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Center City Jazz Festival: Kicking in the Money

Suzanne Cloud on the pros and cons of a Kickstarter campaign to do a jazz festival in clubs in Philadelphia

Ernest Stuart

When trombonist Ernest Stuart created his Kickstarter campaign to jump start a Center City Jazz Festival in Philadelphia, not too many folks really (and I mean really) thought he’d make the amount he needed. Yeah right, he’s gonna get fans to fork over $16,500. Philadelphia fans that bellyache over a $20 cover? Are you kidding? Dubious Facebook people watched cynically, but hopeful, day by day as the pledges inched up, stalled, inched up again, leveled off, and then exploded to ultimately reach $17, 296.

One had to wonder. Was this a new kind of pay-to-play scheme that was just shifting the onus from the bands to the fans and once again leaving venues alone to reap the benefits of free music?

I called Stuart while he was on tour on the West Coast with the bhangra funk band Red Baraat to find out how he did it.

“Originally, I wanted to get corporate sponsorship, but no one wanted to pull out their wallets,” he said, so he went to the city and wrangled a meeting with Gary Steuer of the Office of Arts, Culture, and the Creative Economy. But the meeting didn’t go well because, he admits, “I was a little unprepared.” So when his friend Gabriel Mandujano, a young entrepreneur who founded the eco-friendly company Wash Cycle Laundry (and is a salsa player on the side), and another friend urged him to do a Kickstarter campaign – he did, but “they had to drag me into it kicking and screaming,” laughed Stuart.

Ernest Stuart grew up in South Jersey and graduated from Temple University, and while still a student he was a favorite of many of Philadelphia’s finest bandleaders: Orrin Evans, John Swana, and Tim Warfield. Come diploma time, Stuart left for New York and immediately settled in playing with Reggie Workman, Charles Tolliver and the Village Vanguard Orchestra. But Philly always calls to its musical children.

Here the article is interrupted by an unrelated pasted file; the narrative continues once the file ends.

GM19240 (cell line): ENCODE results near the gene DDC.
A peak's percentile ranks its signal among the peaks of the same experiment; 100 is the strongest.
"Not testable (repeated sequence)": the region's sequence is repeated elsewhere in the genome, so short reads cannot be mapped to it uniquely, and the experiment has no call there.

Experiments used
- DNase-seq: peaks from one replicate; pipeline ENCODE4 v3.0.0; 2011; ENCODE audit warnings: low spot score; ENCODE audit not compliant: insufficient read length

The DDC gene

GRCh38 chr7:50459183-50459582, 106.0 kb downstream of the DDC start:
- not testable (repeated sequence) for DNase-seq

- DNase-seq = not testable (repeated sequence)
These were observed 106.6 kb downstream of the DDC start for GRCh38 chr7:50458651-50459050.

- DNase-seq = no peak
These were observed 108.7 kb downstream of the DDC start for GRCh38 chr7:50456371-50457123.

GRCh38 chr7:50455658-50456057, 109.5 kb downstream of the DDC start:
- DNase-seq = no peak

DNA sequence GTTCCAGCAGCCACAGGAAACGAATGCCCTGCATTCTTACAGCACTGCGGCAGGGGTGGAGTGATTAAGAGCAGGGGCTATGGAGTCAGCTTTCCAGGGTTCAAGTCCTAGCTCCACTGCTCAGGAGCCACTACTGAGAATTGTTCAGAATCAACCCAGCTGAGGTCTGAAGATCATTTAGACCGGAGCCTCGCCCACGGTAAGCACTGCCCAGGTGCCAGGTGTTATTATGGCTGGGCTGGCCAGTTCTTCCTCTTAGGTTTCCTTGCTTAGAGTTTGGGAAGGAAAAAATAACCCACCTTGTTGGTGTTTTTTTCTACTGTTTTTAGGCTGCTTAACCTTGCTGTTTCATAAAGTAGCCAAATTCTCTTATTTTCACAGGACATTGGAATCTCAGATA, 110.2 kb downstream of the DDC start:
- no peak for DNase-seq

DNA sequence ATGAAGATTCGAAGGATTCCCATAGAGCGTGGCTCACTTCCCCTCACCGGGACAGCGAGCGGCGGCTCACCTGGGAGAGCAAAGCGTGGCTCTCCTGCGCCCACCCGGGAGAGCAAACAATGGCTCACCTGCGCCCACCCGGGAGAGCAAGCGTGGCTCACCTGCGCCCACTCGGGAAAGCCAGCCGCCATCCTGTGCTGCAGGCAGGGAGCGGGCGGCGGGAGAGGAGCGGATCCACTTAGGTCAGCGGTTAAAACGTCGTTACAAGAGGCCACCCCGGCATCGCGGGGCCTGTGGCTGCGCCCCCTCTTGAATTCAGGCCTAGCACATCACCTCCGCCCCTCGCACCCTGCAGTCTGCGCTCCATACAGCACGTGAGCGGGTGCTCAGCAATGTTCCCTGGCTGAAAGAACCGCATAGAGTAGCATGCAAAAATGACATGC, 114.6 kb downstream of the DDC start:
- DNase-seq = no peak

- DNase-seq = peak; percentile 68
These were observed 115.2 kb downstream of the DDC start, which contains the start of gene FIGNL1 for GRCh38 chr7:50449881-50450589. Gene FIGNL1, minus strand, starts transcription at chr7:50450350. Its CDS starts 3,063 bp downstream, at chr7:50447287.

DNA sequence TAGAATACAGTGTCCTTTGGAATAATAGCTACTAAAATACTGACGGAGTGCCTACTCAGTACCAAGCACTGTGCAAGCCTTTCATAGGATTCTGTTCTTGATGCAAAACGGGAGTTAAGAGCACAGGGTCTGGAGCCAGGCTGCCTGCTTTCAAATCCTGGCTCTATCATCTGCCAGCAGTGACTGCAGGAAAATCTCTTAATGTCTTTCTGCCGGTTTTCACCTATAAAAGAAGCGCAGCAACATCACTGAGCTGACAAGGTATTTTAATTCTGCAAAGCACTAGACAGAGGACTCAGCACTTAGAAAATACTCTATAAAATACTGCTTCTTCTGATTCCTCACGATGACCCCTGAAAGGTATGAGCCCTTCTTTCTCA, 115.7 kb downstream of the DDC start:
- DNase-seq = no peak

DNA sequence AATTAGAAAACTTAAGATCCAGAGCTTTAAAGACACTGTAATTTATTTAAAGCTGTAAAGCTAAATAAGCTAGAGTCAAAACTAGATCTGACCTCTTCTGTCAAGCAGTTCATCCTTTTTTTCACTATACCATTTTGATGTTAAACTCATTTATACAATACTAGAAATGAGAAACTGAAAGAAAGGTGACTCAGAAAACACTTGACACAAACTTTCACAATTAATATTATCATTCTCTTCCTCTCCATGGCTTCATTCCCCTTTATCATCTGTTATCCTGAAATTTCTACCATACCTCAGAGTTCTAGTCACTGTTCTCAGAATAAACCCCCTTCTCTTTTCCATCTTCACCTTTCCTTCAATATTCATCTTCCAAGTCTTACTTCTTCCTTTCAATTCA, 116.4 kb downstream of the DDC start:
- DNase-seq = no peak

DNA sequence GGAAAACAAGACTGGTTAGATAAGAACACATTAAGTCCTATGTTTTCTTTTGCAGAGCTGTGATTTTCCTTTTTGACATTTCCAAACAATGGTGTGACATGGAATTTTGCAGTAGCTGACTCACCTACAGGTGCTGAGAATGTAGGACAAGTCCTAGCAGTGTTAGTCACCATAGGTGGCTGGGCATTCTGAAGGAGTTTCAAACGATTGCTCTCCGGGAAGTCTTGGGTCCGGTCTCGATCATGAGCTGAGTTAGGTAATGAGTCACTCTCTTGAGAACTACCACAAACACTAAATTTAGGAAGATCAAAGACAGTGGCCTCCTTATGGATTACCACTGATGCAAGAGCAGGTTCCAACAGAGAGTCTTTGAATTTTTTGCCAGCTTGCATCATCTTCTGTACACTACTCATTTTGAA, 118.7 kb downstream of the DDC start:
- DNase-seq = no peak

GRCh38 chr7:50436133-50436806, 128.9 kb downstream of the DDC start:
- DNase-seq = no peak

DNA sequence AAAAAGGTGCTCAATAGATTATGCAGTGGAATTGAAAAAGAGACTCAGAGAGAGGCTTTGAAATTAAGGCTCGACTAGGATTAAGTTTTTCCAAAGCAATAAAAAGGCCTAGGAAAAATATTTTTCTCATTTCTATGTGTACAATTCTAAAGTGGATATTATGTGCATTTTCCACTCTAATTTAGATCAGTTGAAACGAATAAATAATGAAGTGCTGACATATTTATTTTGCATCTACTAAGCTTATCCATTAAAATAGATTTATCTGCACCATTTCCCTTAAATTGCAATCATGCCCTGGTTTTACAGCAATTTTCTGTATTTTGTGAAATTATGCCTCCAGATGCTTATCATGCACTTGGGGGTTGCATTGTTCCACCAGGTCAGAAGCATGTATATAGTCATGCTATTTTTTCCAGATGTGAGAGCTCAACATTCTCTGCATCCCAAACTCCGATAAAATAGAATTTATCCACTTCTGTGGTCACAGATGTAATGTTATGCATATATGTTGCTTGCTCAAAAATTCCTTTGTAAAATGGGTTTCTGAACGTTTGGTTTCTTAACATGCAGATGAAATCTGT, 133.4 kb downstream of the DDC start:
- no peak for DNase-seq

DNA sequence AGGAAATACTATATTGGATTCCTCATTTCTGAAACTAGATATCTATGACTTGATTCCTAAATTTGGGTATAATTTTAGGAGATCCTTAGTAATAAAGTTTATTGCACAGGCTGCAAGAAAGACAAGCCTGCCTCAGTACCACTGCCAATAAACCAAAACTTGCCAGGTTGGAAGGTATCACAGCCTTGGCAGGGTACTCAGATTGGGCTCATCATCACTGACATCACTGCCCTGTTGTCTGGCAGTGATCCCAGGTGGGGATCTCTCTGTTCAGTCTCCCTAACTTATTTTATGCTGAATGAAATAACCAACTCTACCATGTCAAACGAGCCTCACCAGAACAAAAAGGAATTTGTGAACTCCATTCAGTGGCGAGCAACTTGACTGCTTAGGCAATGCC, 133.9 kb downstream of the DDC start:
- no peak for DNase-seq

“Philadelphia is where my heart is,” he explained. “I moved back from New York with the intention of doing more with the scene. I wanted to lead by example about where the music should be headed. More original compositions, rather than just standards.”

But Kickstarter? Aren’t these clubs getting one sweet deal?

Unfazed by the questions, Stuart told me his main focus was “getting to next year’s festival” by using the Center City Jazz Festival as a way to attract corporate funding. “I want to make this thing grow,” and “I hope that these venues reconsider some of their booking habits.”

Perplexed, I called the latest clubowner-bashing, back-sassing musician in America – Dave Goldberg – who wrote a scathing letter; to LA club owners that went viral in the music community. I asked him about Ernest Stuart’s experiment.


“It’s unusual, I’ve never heard of using Kickstarter that way,” he said. “I think it’s a noble idea what he’s doing. He’s really doing the venues a pretty big favor, but I don’t think it’s a bad idea… I’d ask how it’s going to work past this one date.” Goldberg paused a moment and then said, “at least the fans can assume the bands are being well paid. I think people are willing to pay if it goes directly to the band.”

And according to Stuart, most of the money from his crowdfunding experiment will be going to the musicians.”They’ll be making more than they would usually get at these venues,” laughed Stuart.

So, is this a pay-to-play situation? Maybe. But it all depends on one’s perspective. Typical pay-to-play schemes involve owners telling musicians to sell 80 tickets if they want a gig or promoters promising eager players dubious music industry exposure for a fee to play a showcase. What Ernest Stuart has done is remove the exploitation from the marketing and money cycle by making it an exchange solely between the musicians and fans – he’s frontloaded the ticket selling process via the pledges made to Kickstarter to produce a festival that will allow these pledge-makers to discover the young artists Stuart has booked. This intrepid trombonist has curated a festival while circulating the money into the hands of the musicians playing it. Nice idea.


Now the next question is – what are these lucky venues going to do to say thank you for all this publicity and all this free music? I tried to call some of them to get an answer. Nobody called me back.

Don’t miss the Center City Jazz Festival, April 28th in Philadelphia.

Originally Published